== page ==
JUDAS PRIEST Producer And Touring Guitarist ANDY SNEAP Talks About Working With ROB HALFORD In The Studio
November 21, 2022
Noted metal producer and current JUDAS PRIEST touring guitarist Andy Sneap spoke to Glenn Fricker, engineer at Spectre Sound Studios, about what it was like to work with PRIEST singer Rob Halford on the band's latest album, 2018's "Firepower". He said: "People go on about [Rob's] screams, but his timing, to me, and the way he snaps the lines and syncopates things, that's what makes it Rob Halford. And also his accent, that Birmingham accent, there's a little bit of that drawl in his voice when he's singing that you don't really hear out of an American singer. So there's a little bit of that in there that gives it some character and flavor, too. And he's loud as well. I'll tell you, when you're sat in the control room and he's just working ideas out and he's sitting next to you, it's, like, 'Oh, fucking hell.' [Laughs] There's that voice."
Five years ago, Sneap, who worked on the follow-up to 2014's "Redeemer Of Souls" with PRIEST's longtime collaborator Tom Allom and engineer Mike Exeter (BLACK SABBATH),told Serbia's Hardwired magazine that "Rob did great" during "Firepower"'s final recording sessions. "I'll tell you what: for someone who's got that much experience, there's no ego there at all," he said. "We'd do, like, six or seven passes, and I'd ask him to try something a bit [different] on this part, and he was, like, 'No problem.' And he'd give me another four takes with a slightly different vibe. And then me and Tom Allom would sit there and we'd comp it, and we pretty much agreed on everything."
Before "Firepower"'s release, Rob told "Trunk Nation With Eddie Trunk" that collaborating again with Allom, who produced every PRIEST release from "Unleashed In The East" (1979) through "Ram It Down" (1988),along with several live records since then, had been "brilliant" and "absolutely fantastic." "Tom has a rich history with PRIEST, particularly those great moments with 'Screaming For Vengeance', 'Defenders Of The Faith' [and] 'British Steel'," he said. "My God — he's the man in that respect. So I thought it was really great for Andy Sneap and Mike Exeter to accept that this was gonna be like a three-man job, with Andy mostly holding the reins, but with Tom by his side and Mike there [as well]."
Nearly two years ago, Halford confirmed that PRIEST's next album would see the band reuniting with the "Firepower" production team consisting of Sneap, Allom and Exeter.
Sneap began touring with PRIEST four years ago after longtime guitarist Glenn Tipton — who was diagnosed with Parkinson's disease eight years ago after being stricken by the condition at least half a decade earlier — announced in early 2018 he was going to sit out touring activities in support of "Firepower".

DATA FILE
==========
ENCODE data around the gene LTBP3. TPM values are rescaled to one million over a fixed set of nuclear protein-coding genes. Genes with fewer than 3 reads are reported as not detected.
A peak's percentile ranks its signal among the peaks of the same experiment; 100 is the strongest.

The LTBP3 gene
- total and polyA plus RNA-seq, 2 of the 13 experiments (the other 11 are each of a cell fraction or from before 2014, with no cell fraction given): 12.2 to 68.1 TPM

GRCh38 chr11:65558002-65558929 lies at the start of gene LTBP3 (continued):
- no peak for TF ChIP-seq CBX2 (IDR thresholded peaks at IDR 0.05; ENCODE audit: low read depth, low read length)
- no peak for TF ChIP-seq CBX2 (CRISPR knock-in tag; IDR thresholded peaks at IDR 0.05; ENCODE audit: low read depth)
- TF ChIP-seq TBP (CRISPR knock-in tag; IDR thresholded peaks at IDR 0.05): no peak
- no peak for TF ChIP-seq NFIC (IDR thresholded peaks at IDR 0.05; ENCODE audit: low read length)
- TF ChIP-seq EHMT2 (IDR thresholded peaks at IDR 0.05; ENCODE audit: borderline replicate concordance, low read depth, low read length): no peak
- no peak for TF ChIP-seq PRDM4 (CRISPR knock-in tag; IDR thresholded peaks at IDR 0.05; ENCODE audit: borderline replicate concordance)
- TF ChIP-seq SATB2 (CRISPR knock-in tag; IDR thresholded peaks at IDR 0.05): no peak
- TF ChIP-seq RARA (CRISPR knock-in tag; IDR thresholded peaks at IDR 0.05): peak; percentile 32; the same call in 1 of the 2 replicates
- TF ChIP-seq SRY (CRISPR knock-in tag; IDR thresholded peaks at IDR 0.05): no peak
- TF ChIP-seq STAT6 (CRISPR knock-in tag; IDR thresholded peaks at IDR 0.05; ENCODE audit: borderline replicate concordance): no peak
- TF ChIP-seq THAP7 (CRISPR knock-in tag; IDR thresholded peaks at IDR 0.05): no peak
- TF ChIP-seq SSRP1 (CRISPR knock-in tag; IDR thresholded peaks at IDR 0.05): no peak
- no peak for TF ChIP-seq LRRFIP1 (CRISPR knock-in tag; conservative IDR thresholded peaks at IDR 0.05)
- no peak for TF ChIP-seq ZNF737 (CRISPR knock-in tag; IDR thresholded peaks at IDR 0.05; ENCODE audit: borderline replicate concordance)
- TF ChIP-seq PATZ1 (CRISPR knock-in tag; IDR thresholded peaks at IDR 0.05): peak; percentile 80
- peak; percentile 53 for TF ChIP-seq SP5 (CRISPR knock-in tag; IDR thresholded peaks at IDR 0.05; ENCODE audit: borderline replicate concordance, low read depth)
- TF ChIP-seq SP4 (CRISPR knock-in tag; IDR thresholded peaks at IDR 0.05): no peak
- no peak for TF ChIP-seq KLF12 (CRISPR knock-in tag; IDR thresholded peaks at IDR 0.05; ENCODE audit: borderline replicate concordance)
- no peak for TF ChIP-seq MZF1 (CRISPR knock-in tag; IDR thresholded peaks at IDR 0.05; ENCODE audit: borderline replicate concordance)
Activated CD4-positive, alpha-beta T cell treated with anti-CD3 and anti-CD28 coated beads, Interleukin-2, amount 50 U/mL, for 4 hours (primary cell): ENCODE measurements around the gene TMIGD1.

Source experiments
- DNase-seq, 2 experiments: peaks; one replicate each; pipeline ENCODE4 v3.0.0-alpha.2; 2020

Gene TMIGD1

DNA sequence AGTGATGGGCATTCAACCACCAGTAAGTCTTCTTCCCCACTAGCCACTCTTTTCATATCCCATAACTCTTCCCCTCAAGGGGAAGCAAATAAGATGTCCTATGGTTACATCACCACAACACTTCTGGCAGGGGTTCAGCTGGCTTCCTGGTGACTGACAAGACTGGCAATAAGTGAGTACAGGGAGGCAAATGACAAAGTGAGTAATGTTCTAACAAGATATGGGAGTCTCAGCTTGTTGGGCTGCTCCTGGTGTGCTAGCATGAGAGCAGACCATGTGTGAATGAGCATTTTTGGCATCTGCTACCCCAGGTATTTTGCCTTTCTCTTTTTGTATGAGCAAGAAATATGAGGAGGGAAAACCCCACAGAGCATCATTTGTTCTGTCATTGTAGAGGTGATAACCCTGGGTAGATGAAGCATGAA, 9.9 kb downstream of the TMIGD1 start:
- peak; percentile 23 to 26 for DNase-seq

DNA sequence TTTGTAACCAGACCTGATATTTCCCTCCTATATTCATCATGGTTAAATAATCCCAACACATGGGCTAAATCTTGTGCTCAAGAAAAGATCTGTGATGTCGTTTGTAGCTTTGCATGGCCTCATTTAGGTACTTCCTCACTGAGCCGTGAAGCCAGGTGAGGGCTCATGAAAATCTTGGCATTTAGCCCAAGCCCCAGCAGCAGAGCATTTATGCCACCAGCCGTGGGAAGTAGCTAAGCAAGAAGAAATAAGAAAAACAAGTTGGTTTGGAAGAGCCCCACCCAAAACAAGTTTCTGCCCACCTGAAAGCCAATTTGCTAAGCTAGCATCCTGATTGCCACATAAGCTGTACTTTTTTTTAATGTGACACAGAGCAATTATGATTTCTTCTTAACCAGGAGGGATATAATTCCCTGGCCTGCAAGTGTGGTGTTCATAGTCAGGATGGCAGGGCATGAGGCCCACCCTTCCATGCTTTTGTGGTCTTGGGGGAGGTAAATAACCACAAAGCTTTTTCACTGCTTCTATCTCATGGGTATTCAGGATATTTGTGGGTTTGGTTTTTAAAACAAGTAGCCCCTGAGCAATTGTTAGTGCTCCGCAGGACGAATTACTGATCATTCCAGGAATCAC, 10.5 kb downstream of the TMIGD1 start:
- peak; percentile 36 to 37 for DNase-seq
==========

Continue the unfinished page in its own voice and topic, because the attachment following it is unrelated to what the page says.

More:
Three years ago, Sneap said that he would continue to play guitar for JUDAS PRIEST "as long as they want me to." During an appearance on the "Talking Bollocks" podcast, Sneap stated: "It'd be great if Glenn was up there doing it. That's the thing that really… it's always in the back of my mind; it really is. But it's just nice that he asked me to do it. As long as they want me to help out, I'll help 'em out. That's kind of the way I'm looking at it, really."
In January, JUDAS PRIEST reversed its decision to remove Sneap from its touring lineup. The U-turn came days after PRIEST's original announcement, in which the group said it had planned to resume its "50 Heavy Metal Years" tour as "an even more powerful, relentless four-piece heavy metal band." Sneap later released a statement expressing his disappointment with the decision, while fans were understandably upset about the band's choice to forgo its classic twin-guitar attack sound. Some even called for the return of guitarist K.K. Downing, who joined PRIEST in 1970 and remained in the group until 2011.
BLABBERMOUTH.NET uses the Facebook Comments plugin to let people comment on content on the site using their Facebook account. The comments reside on Facebook servers and are not stored on BLABBERMOUTH.NET. To comment on a BLABBERMOUTH.NET story or review, you must be logged in to an active personal account on Facebook. Once you're logged in, you will be able to comment. User comments or postings do not reflect the viewpoint of BLABBERMOUTH.NET and BLABBERMOUTH.NET does not endorse, or guarantee the accuracy of, any user comment. To report spam or any abusive, obscene, defamatory, racist, homophobic or threatening comments, or anything that may violate any applicable laws, use the "Report to Facebook" and "Mark as spam" links that appear next to the comments themselves. To do so, click the downward arrow on the top-right corner of the Facebook comment (the arrow is invisible until you roll over it) and select the appropriate action. You can also send an e-mail to blabbermouthinbox(@)gmail.com with pertinent details. BLABBERMOUTH.NET reserves the right to "hide" comments that may be considered offensive, illegal or inappropriate and to "ban" users that violate the site's Terms Of Service. Hidden comments will still appear to the user and to the user's Facebook friends. If a new comment is published from a "banned" user or contains a blacklisted word, this comment will automatically have limited visibility (the "banned" user's comments will only be visible to the user and the user's Facebook friends).